In last night’s debate, the term “middle class” only got eight mentions: two by Mitt Romney (the first and the last), and six by Barack Obama. Given all the rhetoric that Team Obama has floated in this cycle about middle-class concerns and how out of touch Romney is with them, one would have expected Obama to hammer on this theme — especially in a debate that focused on domestic policy. Yet Obama barely mentioned it, perhaps to avoid having to answer for his running mate’s jaw-dropping gaffe from earlier this week:
After last night’s debate, some suggested that Obama would have to rely on Joe Biden to rescue him in the next scheduled debate, the Vice Presidential square-off on October 11th with the well-prepared Paul Ryan. Any strategy that relies on Joe Biden to win an intellectual exercise is already doomed to failure, as this clip amply demonstrates. But was this really a “gaffe”? In my column today for The Fiscal Times, I argue that it’s only a gaffe in the Kinsleyan sense — and that Biden is right that the middle class has been buried, but under an avalanche of bad Democratic policy:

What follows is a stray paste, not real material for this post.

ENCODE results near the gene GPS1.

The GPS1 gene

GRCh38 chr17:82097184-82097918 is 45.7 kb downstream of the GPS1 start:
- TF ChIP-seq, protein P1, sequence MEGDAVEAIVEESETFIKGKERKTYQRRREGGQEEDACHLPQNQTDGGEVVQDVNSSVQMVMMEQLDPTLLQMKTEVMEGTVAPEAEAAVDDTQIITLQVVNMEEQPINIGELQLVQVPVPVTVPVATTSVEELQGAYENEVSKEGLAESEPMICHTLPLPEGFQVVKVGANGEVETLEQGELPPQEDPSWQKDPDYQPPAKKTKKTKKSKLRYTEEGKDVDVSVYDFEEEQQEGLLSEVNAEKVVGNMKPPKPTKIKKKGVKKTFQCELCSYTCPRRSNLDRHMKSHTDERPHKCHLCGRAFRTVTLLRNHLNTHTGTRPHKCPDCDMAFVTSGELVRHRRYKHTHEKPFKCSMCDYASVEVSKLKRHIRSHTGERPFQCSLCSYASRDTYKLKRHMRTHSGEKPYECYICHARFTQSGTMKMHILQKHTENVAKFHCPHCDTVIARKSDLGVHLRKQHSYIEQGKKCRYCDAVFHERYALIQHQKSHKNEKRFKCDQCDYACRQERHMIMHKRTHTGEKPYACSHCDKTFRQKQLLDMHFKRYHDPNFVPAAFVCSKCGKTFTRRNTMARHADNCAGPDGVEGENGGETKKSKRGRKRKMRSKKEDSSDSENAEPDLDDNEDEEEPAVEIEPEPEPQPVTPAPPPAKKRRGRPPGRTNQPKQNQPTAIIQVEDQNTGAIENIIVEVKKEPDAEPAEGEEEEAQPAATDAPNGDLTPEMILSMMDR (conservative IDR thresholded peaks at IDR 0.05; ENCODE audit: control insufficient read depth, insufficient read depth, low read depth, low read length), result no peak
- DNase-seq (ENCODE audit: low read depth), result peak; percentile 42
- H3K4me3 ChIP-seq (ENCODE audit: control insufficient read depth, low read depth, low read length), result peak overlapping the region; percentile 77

Perhaps Biden missed a memo or two, but for most of the last four years, his running mate, Barack Obama, has been President. For two of the last four years, his party controlled Congress by large majorities, as well as the two years that preceded those, and Biden’s party has controlled the Senator for all six years. In fact, both Biden and Obama sat in the Senate previously, Obama for four and Biden for decades. If the middle class has been buried, it’s been on their watch.